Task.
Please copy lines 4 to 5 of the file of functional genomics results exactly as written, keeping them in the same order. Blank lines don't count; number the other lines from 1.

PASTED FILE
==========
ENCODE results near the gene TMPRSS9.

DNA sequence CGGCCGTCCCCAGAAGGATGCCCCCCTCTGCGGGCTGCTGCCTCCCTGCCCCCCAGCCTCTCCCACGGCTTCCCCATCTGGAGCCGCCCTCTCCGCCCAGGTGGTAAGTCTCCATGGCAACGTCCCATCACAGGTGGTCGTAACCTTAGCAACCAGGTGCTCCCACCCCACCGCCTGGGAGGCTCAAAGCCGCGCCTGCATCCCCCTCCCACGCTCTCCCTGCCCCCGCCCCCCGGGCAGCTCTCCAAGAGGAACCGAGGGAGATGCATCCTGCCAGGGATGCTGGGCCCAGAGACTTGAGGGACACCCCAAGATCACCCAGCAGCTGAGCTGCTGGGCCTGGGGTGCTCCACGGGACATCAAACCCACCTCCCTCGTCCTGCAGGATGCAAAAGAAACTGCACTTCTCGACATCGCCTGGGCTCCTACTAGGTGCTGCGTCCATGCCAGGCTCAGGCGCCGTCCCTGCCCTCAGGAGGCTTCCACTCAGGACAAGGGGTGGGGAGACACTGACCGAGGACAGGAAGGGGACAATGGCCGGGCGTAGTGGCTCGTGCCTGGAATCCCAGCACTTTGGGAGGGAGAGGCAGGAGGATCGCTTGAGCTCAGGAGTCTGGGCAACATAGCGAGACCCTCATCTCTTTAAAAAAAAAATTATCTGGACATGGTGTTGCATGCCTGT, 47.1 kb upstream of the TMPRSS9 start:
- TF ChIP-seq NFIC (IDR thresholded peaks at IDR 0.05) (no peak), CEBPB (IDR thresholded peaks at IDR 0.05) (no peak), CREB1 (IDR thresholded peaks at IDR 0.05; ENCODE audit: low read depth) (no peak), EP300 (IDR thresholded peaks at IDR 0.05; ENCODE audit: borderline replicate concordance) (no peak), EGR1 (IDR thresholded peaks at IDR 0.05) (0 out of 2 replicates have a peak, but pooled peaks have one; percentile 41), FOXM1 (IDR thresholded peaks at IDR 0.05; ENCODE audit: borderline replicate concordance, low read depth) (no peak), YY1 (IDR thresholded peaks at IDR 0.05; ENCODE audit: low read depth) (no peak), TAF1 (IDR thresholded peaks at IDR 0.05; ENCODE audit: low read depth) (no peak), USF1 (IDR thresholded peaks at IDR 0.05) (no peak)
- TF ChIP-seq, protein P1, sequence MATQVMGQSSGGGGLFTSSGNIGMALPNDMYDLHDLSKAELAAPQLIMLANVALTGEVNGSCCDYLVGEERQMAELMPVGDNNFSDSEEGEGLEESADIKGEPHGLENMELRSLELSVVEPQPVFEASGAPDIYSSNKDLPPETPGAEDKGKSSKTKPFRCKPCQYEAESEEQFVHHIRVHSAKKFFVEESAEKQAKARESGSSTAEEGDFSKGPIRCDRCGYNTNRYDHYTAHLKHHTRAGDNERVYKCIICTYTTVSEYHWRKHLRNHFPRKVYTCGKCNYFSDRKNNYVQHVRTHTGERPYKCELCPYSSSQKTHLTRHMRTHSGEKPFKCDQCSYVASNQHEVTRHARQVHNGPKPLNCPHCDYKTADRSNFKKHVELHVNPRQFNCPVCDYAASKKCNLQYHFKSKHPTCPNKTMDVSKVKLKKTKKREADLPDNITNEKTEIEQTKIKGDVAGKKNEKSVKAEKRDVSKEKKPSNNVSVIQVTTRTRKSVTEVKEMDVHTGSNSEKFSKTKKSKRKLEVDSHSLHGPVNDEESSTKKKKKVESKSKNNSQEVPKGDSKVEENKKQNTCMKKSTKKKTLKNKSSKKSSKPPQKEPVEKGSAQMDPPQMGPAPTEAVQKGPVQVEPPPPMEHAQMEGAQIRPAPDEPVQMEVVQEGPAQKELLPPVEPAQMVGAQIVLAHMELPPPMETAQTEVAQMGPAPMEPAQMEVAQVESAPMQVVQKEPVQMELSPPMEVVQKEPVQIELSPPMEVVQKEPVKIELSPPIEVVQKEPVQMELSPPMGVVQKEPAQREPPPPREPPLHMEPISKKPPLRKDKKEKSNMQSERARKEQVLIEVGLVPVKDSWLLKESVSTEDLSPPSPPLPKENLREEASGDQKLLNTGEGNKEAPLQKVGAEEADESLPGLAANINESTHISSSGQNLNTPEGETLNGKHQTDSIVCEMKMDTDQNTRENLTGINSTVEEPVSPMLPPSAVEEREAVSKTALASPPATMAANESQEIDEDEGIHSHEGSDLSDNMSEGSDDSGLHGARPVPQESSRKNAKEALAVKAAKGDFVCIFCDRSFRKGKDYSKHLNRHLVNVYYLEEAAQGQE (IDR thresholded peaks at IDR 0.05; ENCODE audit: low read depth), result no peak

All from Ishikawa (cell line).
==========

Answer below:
- TF ChIP-seq, protein P1, sequence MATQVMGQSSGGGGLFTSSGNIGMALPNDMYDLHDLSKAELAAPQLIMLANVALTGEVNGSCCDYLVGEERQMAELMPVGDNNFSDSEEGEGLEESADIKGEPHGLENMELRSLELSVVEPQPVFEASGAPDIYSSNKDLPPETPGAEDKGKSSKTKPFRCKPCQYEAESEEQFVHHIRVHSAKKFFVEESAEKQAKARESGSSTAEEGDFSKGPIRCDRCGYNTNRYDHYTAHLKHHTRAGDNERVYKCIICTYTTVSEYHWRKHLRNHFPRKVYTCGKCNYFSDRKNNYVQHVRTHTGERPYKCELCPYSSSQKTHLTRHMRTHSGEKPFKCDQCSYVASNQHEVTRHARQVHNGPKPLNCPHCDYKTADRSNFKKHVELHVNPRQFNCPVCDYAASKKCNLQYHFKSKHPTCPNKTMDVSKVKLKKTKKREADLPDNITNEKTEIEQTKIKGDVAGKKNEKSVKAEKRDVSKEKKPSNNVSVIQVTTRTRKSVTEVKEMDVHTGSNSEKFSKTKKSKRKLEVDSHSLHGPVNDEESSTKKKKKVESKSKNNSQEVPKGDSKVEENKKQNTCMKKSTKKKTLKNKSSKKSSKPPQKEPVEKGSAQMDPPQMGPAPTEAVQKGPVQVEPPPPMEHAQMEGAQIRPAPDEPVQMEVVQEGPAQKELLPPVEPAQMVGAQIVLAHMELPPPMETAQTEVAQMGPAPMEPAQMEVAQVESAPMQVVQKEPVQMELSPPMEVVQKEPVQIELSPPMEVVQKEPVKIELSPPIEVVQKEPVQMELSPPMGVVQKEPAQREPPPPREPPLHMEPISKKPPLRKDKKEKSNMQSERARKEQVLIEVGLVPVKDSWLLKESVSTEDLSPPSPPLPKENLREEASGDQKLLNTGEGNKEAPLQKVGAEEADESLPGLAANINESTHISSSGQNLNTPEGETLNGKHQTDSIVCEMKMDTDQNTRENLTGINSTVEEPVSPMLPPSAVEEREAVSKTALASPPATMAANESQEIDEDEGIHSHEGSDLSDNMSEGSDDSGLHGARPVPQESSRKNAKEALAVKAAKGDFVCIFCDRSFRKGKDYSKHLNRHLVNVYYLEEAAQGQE (IDR thresholded peaks at IDR 0.05; ENCODE audit: low read depth), result no peak

All from Ishikawa (cell line).